Sometimes it's more helpful to treat your voices with kindness and compassion. Here are some things you could try:
- Ask them: ‘What do you need?’ Trying to understand them may help you feel more in control.
- Remember where the voices come from. For example, angry or frightening voices may be coming from a place of fear, pain or trauma.
- Thank them for trying to keep you safe by reminding you of your fears. Tell them that you understand, but you're not going to listen to them right now.
- Practise treating your voices very kindly. It may feel hard at first, but after time it can become more natural.
- Be kind to yourself. Try not to judge yourself if your voices are saying things that you find disgusting or offensive. What they're saying isn't a reflection of who you are.
React neutrally to your voices
Sometimes, reacting neutrally to voices can be the most helpful way to communicate with them. Here are some things you could try:
- Acknowledge what the voices say without agreeing or disagreeing with them.
- Use neutral phrases to reply to them. For example, you could say ‘okay, sure’ or ‘is that right?’
- Keep your responses short and simple.
- Once you've responded, try to distract yourself and get on with your day.
Negotiate with your voices
It may help to set boundaries with your voices. Here are some things you could try:
- Give them times when you pay attention - and when you won't.
- Tell them that you would like to wait before you do what they say.
- Try to gradually spend less time on your voices, building this up each day.
- Set alarms or timers to limit and track the time you spend on your voices.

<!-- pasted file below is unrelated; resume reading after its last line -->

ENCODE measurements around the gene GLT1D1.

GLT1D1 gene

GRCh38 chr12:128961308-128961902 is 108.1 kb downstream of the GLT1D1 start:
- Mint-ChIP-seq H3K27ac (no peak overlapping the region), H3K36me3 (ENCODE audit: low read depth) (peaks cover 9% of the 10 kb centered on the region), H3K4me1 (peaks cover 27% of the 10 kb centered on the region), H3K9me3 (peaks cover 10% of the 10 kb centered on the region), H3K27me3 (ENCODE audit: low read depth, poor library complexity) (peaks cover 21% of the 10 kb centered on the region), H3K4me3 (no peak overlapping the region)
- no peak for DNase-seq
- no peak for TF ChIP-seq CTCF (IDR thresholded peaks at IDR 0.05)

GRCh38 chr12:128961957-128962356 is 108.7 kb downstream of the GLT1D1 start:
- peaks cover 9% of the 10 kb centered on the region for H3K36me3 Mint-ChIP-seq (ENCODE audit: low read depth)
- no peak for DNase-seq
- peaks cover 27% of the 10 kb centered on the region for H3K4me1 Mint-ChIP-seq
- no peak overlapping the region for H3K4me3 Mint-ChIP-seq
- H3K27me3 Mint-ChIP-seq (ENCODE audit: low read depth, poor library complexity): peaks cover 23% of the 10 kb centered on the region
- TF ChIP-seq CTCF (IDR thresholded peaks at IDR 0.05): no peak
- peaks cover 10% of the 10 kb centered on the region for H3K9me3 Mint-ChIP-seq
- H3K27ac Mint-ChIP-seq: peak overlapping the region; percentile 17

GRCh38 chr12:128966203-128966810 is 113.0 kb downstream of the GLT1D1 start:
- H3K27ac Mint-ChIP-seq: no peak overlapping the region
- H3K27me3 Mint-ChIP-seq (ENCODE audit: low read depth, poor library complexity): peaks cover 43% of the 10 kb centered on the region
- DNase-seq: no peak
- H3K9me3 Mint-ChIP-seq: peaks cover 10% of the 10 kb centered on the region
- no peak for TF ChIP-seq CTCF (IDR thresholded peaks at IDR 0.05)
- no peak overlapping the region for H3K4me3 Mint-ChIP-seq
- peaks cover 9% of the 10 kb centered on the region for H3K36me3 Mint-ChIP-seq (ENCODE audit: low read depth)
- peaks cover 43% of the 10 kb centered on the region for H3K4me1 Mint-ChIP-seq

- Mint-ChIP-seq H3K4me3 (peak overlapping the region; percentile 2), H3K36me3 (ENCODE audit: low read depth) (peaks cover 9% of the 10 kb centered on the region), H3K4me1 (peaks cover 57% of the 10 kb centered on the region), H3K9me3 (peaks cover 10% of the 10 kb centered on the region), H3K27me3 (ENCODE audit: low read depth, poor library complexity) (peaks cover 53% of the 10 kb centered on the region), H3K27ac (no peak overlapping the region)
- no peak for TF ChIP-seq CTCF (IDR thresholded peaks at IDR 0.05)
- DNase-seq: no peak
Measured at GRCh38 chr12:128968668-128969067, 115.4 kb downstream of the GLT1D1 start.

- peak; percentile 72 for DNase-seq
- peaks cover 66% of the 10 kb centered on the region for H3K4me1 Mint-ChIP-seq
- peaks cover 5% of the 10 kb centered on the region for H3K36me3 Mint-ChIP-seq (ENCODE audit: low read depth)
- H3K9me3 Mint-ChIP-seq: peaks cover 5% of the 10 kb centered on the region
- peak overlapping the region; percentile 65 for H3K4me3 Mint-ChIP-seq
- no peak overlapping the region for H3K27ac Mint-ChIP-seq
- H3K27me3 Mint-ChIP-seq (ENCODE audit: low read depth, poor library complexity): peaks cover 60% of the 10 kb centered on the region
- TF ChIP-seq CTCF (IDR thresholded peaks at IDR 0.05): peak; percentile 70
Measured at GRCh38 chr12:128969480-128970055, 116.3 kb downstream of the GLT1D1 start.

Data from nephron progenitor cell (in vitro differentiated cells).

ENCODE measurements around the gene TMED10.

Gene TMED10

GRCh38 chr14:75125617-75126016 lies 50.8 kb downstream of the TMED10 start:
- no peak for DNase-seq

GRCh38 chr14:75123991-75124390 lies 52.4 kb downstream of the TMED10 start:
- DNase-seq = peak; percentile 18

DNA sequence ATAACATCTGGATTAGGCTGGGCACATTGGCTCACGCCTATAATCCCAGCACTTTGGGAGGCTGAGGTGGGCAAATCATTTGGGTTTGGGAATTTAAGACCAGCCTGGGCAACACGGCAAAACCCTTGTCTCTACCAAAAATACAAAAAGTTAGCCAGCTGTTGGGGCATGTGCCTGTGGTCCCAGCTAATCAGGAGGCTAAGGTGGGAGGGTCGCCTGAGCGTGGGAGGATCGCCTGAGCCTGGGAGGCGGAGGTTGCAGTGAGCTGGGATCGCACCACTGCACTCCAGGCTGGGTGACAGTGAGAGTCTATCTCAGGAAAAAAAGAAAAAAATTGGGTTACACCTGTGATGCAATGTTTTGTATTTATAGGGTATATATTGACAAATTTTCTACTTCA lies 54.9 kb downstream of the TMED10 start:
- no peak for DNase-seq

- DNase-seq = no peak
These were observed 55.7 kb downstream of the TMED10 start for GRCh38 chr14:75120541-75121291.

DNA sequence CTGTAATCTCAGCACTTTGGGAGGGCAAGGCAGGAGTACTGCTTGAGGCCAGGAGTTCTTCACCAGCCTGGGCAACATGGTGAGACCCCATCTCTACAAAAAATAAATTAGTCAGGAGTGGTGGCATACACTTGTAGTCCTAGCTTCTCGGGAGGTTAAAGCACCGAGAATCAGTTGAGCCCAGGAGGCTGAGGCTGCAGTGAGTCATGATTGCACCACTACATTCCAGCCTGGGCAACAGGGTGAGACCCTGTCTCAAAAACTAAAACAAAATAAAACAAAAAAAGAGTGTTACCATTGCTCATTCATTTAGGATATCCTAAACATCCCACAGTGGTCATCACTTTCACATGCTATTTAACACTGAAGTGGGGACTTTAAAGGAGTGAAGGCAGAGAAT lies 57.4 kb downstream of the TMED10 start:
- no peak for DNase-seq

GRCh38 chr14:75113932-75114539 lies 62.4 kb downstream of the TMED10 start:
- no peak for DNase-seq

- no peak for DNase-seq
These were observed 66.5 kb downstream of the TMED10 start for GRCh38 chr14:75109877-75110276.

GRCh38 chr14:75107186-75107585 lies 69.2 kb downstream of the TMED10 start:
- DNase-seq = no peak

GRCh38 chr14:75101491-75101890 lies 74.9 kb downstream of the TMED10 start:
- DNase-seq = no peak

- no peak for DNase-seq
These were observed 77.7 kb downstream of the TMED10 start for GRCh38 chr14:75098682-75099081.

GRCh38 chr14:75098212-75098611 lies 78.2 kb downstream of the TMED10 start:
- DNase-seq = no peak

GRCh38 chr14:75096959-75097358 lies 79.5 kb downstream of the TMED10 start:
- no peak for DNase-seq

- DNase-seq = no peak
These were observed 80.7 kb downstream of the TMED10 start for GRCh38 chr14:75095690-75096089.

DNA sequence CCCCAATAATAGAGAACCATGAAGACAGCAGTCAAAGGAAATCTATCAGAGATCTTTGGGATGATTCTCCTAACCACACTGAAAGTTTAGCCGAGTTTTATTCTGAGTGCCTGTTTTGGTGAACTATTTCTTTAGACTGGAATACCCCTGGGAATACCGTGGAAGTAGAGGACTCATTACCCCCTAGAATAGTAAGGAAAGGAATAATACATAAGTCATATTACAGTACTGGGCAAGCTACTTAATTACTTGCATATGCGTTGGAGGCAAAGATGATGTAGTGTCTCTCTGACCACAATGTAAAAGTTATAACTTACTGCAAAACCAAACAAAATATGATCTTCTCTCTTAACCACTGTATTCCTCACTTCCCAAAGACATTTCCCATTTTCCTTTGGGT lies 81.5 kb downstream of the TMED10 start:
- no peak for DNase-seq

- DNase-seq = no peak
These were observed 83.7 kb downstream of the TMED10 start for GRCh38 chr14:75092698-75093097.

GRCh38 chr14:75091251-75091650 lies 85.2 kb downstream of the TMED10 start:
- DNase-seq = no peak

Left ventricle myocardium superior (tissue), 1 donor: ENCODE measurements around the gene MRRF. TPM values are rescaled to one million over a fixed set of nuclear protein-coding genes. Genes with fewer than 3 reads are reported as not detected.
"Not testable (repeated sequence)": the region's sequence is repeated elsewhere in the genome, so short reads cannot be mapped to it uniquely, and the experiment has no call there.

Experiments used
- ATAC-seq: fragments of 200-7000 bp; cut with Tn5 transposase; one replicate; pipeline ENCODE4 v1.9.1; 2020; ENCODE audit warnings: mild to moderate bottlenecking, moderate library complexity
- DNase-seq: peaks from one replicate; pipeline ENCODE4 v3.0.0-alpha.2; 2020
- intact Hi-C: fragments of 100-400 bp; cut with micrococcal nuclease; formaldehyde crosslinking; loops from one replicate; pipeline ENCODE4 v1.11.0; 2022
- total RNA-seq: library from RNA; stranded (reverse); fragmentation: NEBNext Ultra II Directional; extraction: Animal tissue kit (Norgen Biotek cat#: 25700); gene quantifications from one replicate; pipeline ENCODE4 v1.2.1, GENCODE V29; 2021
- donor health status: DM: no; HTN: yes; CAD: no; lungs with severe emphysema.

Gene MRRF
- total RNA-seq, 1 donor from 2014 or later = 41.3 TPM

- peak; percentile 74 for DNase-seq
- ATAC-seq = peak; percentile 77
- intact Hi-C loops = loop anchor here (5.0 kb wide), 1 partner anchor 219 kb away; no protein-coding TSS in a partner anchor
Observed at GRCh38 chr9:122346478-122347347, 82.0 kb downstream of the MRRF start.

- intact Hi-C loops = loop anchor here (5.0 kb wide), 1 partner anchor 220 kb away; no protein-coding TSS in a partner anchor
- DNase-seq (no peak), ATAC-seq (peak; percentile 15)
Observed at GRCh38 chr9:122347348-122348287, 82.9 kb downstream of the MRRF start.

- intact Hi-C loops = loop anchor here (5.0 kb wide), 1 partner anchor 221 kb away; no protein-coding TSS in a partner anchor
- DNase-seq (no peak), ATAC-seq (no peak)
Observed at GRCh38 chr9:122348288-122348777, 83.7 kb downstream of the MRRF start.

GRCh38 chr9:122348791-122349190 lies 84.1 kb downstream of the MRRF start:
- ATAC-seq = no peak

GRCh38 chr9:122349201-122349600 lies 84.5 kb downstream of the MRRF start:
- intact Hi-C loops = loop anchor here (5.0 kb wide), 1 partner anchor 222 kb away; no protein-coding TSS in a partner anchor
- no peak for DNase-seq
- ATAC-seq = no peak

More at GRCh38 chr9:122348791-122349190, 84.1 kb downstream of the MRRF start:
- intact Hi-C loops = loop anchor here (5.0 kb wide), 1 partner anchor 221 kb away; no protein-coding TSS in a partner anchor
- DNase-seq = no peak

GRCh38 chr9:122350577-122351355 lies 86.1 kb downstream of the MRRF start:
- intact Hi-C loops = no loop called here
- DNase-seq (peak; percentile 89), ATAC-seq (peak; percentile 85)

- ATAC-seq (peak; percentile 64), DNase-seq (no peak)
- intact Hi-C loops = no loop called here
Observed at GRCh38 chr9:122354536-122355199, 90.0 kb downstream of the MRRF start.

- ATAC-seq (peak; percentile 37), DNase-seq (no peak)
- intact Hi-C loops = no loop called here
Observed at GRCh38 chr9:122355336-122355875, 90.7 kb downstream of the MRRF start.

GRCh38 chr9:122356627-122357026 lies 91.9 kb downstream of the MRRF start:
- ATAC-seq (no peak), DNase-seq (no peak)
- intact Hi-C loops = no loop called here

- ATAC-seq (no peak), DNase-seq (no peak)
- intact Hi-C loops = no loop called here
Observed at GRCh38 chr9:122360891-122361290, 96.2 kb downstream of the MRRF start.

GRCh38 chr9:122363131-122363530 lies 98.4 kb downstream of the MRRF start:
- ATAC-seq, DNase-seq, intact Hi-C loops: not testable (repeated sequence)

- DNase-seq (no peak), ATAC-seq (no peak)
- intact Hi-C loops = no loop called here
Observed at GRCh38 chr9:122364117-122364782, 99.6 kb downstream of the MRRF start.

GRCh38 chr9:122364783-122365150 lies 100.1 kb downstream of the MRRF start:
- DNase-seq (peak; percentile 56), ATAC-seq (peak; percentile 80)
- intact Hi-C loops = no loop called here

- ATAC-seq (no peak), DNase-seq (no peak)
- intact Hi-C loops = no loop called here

I understand I don't have to give in to their demands. I can negotiate and wait before acting on instructions and try grounding techniques to distract myself.
Communicate in your own way
There's no right or wrong way to communicate with your voices. Here are some things you could think about:
- Try to ignore the voices you don't like and focus on the ones you find easier to listen to.
- You might want to speak aloud to your voices. Or you might find it easier to write things down.
- Start slowly and take your time.
- Different voices may call for different reactions. Some may be easier to challenge, and some may be better to ignore.
- It might help to use creative methods to explore your voices, such as journalling. Making art or music might also help you to express your voices in a way that feels separate from yourself.
Sometimes you may want to ignore or block out your voices. This may be helpful if you don't want to communicate with them. Or if you don't have time to listen to them.
Here are some different things you could try:
- Focus on what's around you. Try listing 5 things you can see, 4 things you can touch, 3 things you can hear, 2 things you can smell and 1 thing you can taste.
- Focus on your breath. Breathe slowly and deeply. Try breathing in through your nose and out through your mouth. Some people find it helpful to count while doing this.
- Do activities or tasks to distract yourself. For example, you could try exercising, cooking or knitting. You might have to try a few different distractions to find what works for you.
- Listen to other things. Some people find listening to music, audiobooks or podcasts a helpful way to distract from voices. It might help to use headphones.
- Use a grounding object. Keep a small object with you to hold and focus on when you feel bothered by your voices. For example, you could use a stone, a fidget toy or a piece of fabric.